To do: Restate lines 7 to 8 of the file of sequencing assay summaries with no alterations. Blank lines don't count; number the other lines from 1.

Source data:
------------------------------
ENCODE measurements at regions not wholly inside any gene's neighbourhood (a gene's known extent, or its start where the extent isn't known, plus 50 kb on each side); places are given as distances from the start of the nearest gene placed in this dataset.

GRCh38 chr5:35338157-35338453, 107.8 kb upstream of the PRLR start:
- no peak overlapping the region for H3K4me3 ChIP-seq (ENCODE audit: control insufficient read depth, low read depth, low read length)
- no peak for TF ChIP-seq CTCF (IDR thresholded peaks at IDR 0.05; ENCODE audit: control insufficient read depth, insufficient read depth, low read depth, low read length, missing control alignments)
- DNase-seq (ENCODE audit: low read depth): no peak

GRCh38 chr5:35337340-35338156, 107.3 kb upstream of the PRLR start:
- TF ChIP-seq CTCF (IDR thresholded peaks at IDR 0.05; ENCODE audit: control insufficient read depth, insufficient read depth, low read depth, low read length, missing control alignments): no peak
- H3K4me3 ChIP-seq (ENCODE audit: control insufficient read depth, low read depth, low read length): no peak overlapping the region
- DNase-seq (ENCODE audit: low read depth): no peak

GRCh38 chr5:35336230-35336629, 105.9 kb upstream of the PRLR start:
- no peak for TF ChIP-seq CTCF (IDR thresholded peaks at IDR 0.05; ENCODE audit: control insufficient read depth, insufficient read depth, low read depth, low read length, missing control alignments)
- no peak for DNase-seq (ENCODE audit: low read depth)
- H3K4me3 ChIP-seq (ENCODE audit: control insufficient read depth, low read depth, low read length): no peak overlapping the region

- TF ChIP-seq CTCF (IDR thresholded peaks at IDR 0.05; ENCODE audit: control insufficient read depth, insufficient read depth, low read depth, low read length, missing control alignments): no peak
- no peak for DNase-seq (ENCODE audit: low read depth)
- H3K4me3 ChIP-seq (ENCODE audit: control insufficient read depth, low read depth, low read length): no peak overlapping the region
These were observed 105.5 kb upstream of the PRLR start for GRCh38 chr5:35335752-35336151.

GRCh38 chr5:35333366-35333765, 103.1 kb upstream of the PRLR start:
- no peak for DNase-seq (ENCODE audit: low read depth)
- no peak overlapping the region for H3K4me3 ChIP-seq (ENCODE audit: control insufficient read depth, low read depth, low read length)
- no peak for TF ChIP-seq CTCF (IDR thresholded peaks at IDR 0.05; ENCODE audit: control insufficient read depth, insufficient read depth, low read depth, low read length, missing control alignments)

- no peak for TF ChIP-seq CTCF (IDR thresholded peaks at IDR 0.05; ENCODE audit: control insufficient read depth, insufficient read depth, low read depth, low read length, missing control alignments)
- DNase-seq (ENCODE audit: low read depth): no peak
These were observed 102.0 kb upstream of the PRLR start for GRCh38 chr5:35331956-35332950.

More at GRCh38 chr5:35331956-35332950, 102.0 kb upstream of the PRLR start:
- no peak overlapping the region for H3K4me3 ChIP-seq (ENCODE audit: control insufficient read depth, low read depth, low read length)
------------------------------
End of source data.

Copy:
- TF ChIP-seq CTCF (IDR thresholded peaks at IDR 0.05; ENCODE audit: control insufficient read depth, insufficient read depth, low read depth, low read length, missing control alignments): no peak
- H3K4me3 ChIP-seq (ENCODE audit: control insufficient read depth, low read depth, low read length): no peak overlapping the region